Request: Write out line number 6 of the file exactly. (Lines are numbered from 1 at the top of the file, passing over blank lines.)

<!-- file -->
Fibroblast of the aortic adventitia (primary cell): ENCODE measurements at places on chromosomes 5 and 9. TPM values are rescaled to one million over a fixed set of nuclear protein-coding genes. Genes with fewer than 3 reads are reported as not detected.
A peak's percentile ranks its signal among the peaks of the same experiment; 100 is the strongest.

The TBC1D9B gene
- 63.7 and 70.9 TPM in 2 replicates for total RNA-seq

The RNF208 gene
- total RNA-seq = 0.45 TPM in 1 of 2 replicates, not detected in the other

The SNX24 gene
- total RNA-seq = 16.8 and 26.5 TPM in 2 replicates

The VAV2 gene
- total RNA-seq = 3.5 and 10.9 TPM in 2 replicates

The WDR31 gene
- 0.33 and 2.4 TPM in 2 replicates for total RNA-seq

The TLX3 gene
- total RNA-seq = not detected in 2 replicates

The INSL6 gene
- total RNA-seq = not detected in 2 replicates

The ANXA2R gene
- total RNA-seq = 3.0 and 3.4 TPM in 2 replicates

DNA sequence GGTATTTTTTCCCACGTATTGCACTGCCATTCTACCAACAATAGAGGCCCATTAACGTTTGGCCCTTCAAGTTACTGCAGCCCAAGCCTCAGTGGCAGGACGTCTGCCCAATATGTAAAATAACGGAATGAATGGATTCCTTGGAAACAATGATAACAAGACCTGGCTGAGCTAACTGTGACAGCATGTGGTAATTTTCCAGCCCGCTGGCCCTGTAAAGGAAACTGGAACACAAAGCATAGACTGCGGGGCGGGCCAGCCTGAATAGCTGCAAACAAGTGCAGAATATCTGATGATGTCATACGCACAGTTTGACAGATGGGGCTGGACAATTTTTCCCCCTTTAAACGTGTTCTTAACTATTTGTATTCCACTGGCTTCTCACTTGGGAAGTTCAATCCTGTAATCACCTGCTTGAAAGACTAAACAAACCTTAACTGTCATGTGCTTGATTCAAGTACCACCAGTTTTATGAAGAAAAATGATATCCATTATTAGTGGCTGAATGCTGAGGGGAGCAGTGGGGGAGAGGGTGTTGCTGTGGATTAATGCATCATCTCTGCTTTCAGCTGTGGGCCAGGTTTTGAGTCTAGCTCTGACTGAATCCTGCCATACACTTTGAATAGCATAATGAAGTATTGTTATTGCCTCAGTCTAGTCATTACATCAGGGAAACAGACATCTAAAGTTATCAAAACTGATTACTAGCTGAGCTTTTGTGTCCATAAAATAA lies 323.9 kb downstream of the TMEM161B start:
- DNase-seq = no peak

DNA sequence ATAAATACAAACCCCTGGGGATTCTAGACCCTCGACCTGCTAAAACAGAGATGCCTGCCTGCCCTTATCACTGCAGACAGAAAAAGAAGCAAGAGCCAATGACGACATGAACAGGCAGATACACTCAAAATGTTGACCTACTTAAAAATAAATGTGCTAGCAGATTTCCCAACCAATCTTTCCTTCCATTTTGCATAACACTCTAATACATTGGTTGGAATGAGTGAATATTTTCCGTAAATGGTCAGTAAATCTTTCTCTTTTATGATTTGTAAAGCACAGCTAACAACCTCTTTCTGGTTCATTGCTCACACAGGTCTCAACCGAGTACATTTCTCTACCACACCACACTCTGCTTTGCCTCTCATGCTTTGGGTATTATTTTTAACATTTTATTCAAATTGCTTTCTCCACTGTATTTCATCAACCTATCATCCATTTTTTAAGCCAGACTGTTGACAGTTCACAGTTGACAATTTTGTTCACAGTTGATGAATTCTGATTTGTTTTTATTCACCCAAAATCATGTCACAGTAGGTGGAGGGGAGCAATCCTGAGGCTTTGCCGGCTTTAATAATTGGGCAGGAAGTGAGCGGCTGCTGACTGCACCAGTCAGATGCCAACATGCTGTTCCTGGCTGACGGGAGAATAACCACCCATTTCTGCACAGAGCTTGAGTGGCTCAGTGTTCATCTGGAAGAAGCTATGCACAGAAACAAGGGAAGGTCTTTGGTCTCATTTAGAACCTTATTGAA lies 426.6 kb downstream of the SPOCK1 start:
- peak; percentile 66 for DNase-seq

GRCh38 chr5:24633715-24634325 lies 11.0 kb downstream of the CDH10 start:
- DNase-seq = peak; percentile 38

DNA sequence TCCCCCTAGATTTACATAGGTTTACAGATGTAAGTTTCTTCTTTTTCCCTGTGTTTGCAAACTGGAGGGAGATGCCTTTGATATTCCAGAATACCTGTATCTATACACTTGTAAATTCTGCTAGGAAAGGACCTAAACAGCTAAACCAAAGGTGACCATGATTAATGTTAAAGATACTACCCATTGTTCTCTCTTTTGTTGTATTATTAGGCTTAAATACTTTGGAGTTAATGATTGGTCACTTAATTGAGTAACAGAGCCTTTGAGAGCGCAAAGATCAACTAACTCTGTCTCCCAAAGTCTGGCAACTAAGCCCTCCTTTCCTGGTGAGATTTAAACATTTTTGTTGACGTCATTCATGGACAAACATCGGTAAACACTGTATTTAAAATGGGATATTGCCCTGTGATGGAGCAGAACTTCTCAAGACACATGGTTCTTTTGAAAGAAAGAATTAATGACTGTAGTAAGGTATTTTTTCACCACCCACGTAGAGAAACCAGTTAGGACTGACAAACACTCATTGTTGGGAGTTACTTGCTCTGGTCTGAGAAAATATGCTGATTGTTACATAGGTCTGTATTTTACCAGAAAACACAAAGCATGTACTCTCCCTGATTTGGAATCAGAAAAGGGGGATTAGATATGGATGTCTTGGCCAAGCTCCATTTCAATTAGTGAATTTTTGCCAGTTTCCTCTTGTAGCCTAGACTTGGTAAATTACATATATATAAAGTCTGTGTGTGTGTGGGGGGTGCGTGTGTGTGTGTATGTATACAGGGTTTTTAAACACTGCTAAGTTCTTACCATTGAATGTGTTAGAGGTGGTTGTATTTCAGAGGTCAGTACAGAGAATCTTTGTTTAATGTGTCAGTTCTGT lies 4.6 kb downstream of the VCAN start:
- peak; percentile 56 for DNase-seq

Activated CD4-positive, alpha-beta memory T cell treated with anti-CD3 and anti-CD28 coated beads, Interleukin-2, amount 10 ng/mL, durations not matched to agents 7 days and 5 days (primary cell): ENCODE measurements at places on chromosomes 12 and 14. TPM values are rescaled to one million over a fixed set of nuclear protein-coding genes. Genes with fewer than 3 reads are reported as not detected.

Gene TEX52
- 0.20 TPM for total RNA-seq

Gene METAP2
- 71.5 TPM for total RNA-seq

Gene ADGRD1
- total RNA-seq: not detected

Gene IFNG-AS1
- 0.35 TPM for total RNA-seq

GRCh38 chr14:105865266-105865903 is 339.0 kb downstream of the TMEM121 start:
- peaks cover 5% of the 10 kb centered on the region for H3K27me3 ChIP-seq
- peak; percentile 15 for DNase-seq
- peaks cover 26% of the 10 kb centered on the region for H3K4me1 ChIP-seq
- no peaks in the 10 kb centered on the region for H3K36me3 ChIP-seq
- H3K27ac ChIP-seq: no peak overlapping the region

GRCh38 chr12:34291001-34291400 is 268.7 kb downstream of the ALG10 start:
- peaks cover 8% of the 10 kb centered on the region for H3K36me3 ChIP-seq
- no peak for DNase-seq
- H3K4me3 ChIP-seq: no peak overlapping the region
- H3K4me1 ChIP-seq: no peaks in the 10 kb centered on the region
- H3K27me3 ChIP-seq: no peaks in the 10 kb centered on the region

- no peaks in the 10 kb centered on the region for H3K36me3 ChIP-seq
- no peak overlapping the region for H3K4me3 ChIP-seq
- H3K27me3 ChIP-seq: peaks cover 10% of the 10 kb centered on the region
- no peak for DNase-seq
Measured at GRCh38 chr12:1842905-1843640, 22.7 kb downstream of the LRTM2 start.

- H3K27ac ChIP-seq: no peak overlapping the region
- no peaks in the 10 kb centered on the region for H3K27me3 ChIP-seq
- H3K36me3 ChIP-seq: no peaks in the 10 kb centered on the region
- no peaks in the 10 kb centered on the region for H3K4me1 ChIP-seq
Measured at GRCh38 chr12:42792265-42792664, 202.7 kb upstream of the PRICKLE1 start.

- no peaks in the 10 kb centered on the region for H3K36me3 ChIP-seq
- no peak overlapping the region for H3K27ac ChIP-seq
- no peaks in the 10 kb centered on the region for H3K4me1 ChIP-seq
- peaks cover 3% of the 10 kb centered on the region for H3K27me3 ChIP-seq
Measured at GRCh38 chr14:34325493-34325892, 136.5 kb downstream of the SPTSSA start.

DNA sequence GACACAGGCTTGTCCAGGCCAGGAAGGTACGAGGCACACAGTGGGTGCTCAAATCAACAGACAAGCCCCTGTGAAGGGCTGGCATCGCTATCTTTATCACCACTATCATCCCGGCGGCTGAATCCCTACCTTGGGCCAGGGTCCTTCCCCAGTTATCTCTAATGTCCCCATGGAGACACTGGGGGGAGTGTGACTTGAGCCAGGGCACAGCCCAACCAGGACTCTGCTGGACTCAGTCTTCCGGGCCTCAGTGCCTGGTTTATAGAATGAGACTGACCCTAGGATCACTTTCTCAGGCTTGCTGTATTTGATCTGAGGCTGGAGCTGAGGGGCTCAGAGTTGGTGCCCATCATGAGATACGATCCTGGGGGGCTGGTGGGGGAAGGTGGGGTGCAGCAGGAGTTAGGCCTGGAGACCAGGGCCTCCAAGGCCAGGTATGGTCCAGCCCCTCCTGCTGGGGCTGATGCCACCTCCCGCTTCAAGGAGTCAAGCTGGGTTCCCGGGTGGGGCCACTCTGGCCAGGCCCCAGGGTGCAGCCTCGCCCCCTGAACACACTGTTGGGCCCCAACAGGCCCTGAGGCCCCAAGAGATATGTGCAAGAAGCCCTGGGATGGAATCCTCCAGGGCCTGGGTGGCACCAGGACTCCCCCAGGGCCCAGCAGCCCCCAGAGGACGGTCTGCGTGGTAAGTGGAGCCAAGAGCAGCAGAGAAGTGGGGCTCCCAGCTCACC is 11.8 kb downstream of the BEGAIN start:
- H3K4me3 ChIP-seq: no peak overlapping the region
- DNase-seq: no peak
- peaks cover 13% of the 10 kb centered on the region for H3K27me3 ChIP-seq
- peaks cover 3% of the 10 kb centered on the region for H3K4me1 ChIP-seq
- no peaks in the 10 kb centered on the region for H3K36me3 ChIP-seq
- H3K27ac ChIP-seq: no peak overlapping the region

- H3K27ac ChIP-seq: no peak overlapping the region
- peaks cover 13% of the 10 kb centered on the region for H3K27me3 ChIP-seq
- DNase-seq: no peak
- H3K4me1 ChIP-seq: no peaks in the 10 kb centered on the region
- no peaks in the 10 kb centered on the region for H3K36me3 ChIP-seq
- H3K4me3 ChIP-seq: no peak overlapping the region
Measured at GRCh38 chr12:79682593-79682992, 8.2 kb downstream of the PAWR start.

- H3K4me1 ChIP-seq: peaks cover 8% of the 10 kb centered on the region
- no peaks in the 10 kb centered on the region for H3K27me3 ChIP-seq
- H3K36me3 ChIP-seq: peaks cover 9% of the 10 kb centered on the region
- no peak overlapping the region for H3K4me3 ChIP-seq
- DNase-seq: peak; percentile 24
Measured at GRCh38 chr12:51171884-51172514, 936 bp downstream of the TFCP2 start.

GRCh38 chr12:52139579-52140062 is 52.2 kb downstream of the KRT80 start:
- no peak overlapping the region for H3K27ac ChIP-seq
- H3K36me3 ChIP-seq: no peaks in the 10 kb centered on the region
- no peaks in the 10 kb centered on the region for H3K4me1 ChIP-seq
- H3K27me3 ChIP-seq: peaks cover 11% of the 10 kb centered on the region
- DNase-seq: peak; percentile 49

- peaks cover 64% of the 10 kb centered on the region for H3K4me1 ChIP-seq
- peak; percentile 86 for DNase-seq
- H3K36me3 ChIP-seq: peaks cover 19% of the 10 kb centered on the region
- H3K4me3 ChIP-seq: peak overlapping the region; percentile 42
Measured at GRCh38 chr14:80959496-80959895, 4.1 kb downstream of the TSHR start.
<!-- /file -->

- total RNA-seq = 0.45 TPM in 1 of 2 replicates, not detected in the other